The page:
David Sarkies's Reviews > Fool Moon

Fool Moon by Jim Butcher
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May 01, 15

liked it
bookshelves: fantasy
Recommended to David by: Stewart
Recommended for: People who liked the first book and like werewolves
Read from January 12 to 17, 2012 , read count: 1

Harry Dresden and his werewolf buddies
17 January 2012

Well, when I discovered that this book was about werewolves I simply rolled my eyes and said to myself 'here we go again'. While I find the series interesting, I would hardly call it intellectually stimulating, and really it is pretty much mainstream fiction rather than literature (and I dare anybody to actually call this book literature). The reason that I rolled my eyes is that I generally find books about vampires and werewolves to be so clichéd. To me it has pretty much done to death. Other than Dracula, I have hardly found any book about vampires (and movies for that matter) that I have found entertaining. Even less so for werewolves, so when I discovered that his second book involves werewolves (just as the second episode of the television series involved werewolves) groaned and said 'let's get over with this as quick as possible'.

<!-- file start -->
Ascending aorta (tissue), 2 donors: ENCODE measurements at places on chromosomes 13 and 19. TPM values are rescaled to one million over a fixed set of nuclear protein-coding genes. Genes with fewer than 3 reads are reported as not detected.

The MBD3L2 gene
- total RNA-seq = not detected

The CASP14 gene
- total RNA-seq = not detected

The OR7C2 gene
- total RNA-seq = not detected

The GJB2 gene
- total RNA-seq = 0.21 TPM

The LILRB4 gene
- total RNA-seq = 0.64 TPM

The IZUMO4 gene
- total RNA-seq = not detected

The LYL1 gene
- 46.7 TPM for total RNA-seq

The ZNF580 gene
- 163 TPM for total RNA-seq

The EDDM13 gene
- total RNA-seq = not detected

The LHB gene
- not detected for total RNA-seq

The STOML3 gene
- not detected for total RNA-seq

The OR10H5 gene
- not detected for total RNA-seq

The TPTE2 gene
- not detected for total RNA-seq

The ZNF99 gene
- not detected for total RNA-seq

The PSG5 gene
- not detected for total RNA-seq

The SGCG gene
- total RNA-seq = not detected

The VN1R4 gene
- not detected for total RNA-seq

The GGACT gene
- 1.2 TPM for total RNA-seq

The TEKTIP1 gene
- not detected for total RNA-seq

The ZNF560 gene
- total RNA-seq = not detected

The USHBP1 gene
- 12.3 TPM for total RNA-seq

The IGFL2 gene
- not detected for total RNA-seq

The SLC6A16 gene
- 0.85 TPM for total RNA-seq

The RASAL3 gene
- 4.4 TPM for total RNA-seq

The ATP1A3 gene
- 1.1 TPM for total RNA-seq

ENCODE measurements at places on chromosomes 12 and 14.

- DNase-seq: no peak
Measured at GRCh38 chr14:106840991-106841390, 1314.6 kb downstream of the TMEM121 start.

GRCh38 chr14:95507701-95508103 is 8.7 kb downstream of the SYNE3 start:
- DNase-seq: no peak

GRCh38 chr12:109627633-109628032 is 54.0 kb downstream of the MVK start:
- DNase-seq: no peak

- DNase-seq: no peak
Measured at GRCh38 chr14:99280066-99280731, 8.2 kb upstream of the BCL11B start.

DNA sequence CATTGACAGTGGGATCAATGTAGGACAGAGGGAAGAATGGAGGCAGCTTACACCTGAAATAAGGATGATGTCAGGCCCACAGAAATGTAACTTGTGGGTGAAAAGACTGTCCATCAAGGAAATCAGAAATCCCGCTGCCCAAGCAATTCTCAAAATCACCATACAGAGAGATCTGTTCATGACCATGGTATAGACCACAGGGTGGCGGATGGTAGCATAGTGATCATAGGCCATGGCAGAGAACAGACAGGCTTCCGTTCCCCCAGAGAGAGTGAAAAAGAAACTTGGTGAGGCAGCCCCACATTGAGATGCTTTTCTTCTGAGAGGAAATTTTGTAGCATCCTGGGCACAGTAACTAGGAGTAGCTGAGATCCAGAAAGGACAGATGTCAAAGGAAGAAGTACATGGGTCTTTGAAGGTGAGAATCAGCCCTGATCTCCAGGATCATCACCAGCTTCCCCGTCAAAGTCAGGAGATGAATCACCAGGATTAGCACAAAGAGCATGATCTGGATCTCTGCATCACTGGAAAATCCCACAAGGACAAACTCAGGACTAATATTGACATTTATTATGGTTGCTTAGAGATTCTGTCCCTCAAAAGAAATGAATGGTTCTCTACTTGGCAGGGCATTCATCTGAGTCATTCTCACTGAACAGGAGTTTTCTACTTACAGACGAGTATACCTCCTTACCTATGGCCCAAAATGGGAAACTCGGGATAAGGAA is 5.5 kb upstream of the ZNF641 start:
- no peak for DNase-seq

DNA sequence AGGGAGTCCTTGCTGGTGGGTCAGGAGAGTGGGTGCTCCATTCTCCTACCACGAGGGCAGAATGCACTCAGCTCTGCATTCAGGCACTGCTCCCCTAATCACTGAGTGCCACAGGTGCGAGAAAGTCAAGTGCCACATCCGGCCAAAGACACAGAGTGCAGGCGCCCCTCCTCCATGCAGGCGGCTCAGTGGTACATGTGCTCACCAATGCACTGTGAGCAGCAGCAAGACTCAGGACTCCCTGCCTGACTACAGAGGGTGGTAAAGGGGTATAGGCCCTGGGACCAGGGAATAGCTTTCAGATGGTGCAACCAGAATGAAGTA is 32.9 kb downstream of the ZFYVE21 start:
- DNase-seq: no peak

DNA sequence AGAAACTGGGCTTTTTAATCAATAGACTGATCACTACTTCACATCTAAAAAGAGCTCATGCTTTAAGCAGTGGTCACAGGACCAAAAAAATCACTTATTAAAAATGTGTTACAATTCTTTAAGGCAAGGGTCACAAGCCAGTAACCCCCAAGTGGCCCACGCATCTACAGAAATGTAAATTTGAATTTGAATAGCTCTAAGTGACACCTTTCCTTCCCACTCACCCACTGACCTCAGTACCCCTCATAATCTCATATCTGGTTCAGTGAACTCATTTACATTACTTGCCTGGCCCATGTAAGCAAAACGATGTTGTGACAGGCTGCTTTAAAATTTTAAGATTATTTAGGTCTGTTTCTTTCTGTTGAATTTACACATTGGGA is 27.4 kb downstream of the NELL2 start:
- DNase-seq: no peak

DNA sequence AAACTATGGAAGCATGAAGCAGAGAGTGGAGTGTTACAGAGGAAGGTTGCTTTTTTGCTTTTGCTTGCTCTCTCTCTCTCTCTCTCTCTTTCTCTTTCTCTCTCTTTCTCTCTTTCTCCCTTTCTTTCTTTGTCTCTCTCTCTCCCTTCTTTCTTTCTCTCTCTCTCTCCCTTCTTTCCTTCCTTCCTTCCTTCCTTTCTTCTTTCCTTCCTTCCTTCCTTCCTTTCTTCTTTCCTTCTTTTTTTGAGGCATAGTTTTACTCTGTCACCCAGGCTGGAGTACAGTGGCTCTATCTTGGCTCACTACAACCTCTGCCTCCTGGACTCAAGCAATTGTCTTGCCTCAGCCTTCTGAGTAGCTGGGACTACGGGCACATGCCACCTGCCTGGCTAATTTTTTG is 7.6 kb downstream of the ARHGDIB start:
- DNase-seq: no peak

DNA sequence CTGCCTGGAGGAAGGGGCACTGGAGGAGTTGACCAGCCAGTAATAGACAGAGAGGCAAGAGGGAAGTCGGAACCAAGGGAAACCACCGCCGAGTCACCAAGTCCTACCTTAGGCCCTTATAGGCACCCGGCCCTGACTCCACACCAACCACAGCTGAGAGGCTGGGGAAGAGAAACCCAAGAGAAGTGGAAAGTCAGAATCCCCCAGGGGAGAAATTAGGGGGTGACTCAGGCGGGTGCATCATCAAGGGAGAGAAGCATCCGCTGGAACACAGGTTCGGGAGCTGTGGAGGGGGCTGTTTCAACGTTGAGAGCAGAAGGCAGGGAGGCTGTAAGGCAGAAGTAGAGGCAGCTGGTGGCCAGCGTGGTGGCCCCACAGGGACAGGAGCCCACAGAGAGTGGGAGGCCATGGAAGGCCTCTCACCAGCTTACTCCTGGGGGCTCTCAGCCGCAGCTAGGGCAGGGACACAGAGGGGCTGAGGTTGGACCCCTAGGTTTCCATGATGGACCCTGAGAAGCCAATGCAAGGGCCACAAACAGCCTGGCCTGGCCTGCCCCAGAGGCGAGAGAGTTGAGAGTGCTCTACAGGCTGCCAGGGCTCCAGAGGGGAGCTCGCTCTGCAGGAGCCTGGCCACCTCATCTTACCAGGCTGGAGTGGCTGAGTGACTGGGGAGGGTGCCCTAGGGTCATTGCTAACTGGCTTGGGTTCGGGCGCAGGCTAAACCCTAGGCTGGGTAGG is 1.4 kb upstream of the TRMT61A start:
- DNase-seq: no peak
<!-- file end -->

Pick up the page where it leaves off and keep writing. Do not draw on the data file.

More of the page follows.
However, the story was much more interesting that a simple werewolf hunt. At the beginning of the book, Bob, Dresden's friendly ghost of an ancient wizard trapped in a skull, outlines four forms of werewolves, and we pretty quickly discover that Dresden has already encountered three of them, so it pretty much sums it up that the fourth kind is going to be present as well. I would say that it was a little less predictable than the first book, however when Dresden was sent on a wild goose chase to a warehouse inhabited by crazed loonies, I immediately recognised it as a setup, though I did not fully work out who the actual antagonists were until it was finally revealed.

I am currently making my way through some of the Sherlock Holmes stories, so it will be interesting to see how the two mystery novels compare, but then again, Holmes uses deductive reasoning to solve his mysteries, whereas Harry Dresden uses magic. Still, Dresden is a detective (though he does not advertise himself as such) and he specialises in solving supernatural problems. He also has a moral bent (which Sherlock Holmes does not, but more on that elsewhere).

Reading this book I can see that he is creating a story arc which runs across the entire series, though I am unsure how many he is planning on writing. It looks like he has written fourteen books so far, which suggests that he may have written at least two a year (and that is on top of all his other projects). It seems some authors are really churning out books these days, which is not necessarily a bad thing, but then my opinion is that if you wish to write a work of literature, then unlike a mainstream] novel, it will be a labour of love. I really do not see how one could create a literary masterpiece in six months, but then again, people have done it in the past (Arthur Conan Doyle for example).
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